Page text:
Another day, another meeting in Europe on Greek debt–a deal looks closer but we’ve been down this road before
I doubt that we’re going to see an early decision today on the Greek rescue payment but I am mildly optimistic that we will get a decision today from the meeting of European finance ministers.
In a sign that this is likely to be a long meeting, Jean-Claude Juncker, head of the Eurogroup of euro finance ministers, arrived at the meeting carrying an overnight bag, the Wall Street Journal reports.
In a sign that a decision is more likely than not, the group took an hour-long spreadsheet break at about 10:15 a.m. New York time. In my experience you don’t run spreadsheets unless you’re trying to see how far apart alternative decisions leave the bottom line. Again in my experience, tweaking a spreadsheet is the way that you bridge differences between positions. Side A gives a little on line 46 and Side B gives a little on line 64.
The problem, according to a spreadsheet posted by the Financial Times this morning (http://blogs.r.ftdata.co.uk/brusselsblog/files/2012/11/greece.pdf) is that Greece is on track to see its debt to GDP ratio climb to 144% by 2020 under current policies. That’s not acceptable to the International Monetary Fund, which wants to see sustainability, which it defines as a debt to GDP ratio of 120% or less, by 2020.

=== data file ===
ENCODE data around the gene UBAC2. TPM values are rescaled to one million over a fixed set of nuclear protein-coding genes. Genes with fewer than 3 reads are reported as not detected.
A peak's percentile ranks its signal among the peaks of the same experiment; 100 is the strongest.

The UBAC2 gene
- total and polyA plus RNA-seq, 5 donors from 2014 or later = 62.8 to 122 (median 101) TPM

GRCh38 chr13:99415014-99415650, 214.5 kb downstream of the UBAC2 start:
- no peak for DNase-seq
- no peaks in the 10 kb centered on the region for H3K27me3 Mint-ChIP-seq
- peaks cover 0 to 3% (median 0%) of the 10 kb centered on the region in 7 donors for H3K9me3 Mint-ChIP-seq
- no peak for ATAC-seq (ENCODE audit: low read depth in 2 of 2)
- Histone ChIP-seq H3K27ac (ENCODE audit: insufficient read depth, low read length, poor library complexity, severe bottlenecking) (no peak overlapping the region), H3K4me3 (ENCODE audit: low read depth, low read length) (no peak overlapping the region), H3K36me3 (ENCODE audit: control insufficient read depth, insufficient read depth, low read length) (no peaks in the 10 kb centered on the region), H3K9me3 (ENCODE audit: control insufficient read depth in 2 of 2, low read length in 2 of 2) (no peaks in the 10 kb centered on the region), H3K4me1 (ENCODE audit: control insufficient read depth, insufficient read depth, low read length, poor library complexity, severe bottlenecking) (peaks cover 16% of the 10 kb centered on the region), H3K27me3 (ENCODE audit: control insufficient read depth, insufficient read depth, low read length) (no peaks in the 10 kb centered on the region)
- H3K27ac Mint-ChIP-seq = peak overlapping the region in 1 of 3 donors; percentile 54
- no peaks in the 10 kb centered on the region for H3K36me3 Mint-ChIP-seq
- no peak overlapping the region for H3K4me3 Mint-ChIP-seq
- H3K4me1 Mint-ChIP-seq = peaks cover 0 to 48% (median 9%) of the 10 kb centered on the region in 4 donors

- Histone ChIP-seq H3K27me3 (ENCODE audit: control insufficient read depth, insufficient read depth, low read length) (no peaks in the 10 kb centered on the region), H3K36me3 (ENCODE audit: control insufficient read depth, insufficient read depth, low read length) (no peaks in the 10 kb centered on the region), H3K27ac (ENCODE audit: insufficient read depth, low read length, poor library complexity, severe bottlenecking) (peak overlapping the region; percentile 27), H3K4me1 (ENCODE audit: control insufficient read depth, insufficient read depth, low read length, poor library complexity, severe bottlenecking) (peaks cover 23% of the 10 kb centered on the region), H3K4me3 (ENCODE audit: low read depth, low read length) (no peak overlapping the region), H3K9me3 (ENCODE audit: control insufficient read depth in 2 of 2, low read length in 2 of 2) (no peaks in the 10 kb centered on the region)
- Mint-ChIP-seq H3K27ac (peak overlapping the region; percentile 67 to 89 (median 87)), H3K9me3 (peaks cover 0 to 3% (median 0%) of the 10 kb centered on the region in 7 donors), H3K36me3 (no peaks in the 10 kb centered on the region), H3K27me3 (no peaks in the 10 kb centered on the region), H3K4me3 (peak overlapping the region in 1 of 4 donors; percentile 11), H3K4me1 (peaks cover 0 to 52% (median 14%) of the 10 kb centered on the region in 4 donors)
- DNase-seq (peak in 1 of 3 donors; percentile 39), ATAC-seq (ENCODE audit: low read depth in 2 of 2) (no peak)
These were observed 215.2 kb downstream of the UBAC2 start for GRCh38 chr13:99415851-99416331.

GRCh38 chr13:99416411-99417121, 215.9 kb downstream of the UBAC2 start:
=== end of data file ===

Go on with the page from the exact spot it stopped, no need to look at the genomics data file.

Adding in some cuts to the interest rate Greece pays and buying back some debt reduces the ratio to 128% by 2020. That’s still above the IMF’s definition.
Getting the ratio down to 120% requires either stretching out the deadline to 2022 from 2020 (not the IMF’s choice) or having some of the existing official sector bondholders (such as the European Central Bank) write down the value of their debt (not the choice of the Germans.)
It’s hard for me to see how European leaders and the IMF’s Christine Lagarde could fail to bridge this gap with a tweak here or there—hence my optimism about the spreadsheet break. One potential compromise, being reported by Reuters and other news sources out of Brussels, would be a cut in interest rates and some debt buybacks now with a promise to the IMF to lower the Greek debt to GDP ratio to 120% in the future.
That seems possible.
But in my optimism, I’m not forgetting that European leaders have shown an amazing willingness to extend their deadlines for a deal. This isn’t over til the Fat Lady sings.
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